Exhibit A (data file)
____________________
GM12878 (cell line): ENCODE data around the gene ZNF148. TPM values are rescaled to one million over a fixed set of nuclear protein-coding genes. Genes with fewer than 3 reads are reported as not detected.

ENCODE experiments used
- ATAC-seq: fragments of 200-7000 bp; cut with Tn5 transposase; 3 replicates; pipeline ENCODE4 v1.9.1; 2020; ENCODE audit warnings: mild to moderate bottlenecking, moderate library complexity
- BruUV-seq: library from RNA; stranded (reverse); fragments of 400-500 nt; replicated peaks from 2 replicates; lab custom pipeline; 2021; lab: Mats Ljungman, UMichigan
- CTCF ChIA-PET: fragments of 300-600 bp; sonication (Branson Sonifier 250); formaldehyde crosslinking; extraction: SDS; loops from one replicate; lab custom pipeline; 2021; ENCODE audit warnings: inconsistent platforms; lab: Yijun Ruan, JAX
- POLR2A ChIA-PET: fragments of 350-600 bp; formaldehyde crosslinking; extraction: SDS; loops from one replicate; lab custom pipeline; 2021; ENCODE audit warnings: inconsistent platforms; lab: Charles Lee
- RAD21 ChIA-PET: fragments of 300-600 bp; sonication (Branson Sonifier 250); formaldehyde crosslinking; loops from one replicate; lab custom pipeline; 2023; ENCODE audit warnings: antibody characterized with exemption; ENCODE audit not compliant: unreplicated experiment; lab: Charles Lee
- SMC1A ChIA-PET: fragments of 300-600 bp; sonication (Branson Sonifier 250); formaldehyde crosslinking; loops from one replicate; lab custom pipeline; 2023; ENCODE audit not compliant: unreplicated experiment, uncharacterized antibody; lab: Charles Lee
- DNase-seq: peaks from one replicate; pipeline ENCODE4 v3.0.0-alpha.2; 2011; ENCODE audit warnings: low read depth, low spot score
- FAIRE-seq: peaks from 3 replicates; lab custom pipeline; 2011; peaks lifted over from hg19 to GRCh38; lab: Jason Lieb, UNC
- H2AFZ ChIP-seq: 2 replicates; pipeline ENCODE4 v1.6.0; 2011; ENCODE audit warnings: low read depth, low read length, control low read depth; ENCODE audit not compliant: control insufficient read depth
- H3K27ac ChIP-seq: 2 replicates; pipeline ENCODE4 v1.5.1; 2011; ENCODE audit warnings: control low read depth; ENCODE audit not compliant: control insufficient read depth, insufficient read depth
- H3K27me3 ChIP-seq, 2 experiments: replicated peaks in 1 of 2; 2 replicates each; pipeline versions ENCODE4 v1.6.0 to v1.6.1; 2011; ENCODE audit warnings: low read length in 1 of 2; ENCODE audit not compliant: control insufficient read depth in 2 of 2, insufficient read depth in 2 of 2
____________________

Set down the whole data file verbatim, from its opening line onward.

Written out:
GM12878 (cell line): ENCODE data around the gene ZNF148. TPM values are rescaled to one million over a fixed set of nuclear protein-coding genes. Genes with fewer than 3 reads are reported as not detected.

ENCODE experiments used
- ATAC-seq: fragments of 200-7000 bp; cut with Tn5 transposase; 3 replicates; pipeline ENCODE4 v1.9.1; 2020; ENCODE audit warnings: mild to moderate bottlenecking, moderate library complexity
- BruUV-seq: library from RNA; stranded (reverse); fragments of 400-500 nt; replicated peaks from 2 replicates; lab custom pipeline; 2021; lab: Mats Ljungman, UMichigan
- CTCF ChIA-PET: fragments of 300-600 bp; sonication (Branson Sonifier 250); formaldehyde crosslinking; extraction: SDS; loops from one replicate; lab custom pipeline; 2021; ENCODE audit warnings: inconsistent platforms; lab: Yijun Ruan, JAX
- POLR2A ChIA-PET: fragments of 350-600 bp; formaldehyde crosslinking; extraction: SDS; loops from one replicate; lab custom pipeline; 2021; ENCODE audit warnings: inconsistent platforms; lab: Charles Lee
- RAD21 ChIA-PET: fragments of 300-600 bp; sonication (Branson Sonifier 250); formaldehyde crosslinking; loops from one replicate; lab custom pipeline; 2023; ENCODE audit warnings: antibody characterized with exemption; ENCODE audit not compliant: unreplicated experiment; lab: Charles Lee
- SMC1A ChIA-PET: fragments of 300-600 bp; sonication (Branson Sonifier 250); formaldehyde crosslinking; loops from one replicate; lab custom pipeline; 2023; ENCODE audit not compliant: unreplicated experiment, uncharacterized antibody; lab: Charles Lee
- DNase-seq: peaks from one replicate; pipeline ENCODE4 v3.0.0-alpha.2; 2011; ENCODE audit warnings: low read depth, low spot score
- FAIRE-seq: peaks from 3 replicates; lab custom pipeline; 2011; peaks lifted over from hg19 to GRCh38; lab: Jason Lieb, UNC
- H2AFZ ChIP-seq: 2 replicates; pipeline ENCODE4 v1.6.0; 2011; ENCODE audit warnings: low read depth, low read length, control low read depth; ENCODE audit not compliant: control insufficient read depth
- H3K27ac ChIP-seq: 2 replicates; pipeline ENCODE4 v1.5.1; 2011; ENCODE audit warnings: control low read depth; ENCODE audit not compliant: control insufficient read depth, insufficient read depth
- H3K27me3 ChIP-seq, 2 experiments: replicated peaks in 1 of 2; 2 replicates each; pipeline versions ENCODE4 v1.6.0 to v1.6.1; 2011; ENCODE audit warnings: low read length in 1 of 2; ENCODE audit not compliant: control insufficient read depth in 2 of 2, insufficient read depth in 2 of 2